An activist group that monitors Chinese web blocks has suffered a sustained distributed denial of service (DDoS) attack that has seen its server costs soar to $30,000 a day.
Censorship watchdog GreatFire.org's mission is to bring an end to Chinese censorship of the web, something it helps accomplish by mirroring sites, such as Google and Facebook, that are otherwise blocked by the Great Firewall of China.
By hosting the mirrors on content distribution networks (CDNs) that use the same hosting services that many legitimate Chinese sites rely on, such as Amazon Web Services, the group's strategy has worked up until now as the only effective response from the authorities would most likely also take out Chinese businesses.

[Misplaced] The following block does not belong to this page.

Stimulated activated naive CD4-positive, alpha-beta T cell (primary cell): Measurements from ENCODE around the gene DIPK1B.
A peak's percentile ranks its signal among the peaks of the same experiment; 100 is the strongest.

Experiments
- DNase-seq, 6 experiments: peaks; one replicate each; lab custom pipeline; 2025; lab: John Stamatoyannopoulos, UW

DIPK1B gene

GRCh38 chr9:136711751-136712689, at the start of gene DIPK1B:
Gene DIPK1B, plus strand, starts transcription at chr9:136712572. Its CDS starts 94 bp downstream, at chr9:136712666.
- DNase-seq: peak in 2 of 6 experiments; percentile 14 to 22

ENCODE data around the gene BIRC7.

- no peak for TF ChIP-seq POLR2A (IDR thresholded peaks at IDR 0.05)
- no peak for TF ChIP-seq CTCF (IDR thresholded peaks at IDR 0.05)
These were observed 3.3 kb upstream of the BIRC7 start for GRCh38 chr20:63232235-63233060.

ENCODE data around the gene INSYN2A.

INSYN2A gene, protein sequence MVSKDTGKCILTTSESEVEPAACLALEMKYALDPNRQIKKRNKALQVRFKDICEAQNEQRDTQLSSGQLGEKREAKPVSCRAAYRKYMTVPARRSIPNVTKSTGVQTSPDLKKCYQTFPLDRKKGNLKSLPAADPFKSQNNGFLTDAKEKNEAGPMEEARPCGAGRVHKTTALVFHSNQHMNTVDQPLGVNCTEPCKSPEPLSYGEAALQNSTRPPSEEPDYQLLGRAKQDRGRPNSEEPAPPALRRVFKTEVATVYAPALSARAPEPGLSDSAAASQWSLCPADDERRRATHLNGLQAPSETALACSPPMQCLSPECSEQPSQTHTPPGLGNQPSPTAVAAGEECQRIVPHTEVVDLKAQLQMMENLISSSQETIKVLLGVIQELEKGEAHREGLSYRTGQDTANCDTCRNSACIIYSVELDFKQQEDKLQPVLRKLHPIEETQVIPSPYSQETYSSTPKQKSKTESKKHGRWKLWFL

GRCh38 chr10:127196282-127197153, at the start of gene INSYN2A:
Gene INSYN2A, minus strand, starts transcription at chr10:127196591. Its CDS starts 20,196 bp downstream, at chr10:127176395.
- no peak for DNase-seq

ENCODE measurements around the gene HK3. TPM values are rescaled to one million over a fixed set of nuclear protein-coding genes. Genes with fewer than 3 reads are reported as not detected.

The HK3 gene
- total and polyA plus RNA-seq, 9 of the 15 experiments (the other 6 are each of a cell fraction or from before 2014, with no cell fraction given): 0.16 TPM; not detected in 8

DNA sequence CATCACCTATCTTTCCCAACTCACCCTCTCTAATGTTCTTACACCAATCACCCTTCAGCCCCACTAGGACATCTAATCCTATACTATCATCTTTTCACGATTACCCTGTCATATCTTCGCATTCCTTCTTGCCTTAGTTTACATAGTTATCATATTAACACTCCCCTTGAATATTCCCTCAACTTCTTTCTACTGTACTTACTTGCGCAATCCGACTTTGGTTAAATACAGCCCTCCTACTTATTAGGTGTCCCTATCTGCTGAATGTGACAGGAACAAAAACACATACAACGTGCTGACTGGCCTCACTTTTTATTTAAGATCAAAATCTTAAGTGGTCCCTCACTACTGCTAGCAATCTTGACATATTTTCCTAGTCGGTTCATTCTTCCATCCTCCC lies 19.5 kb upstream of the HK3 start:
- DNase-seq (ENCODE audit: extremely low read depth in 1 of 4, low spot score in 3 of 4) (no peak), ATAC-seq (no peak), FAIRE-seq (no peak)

In fact the strategy has been so successful that GreatFire previously told Google that it could help the company take down all Chinese censorship within 10 days.
Now, however, the group has experienced its first ever denial of service attack, receiving 2500 times more traffic than normal, prompting Greatfire admin and co-founder Charlie Smith to say:
This kind of attack is aggressive and is an exhibition of censorship by brute force. Attackers resort to tactics like this when they are left with no other options.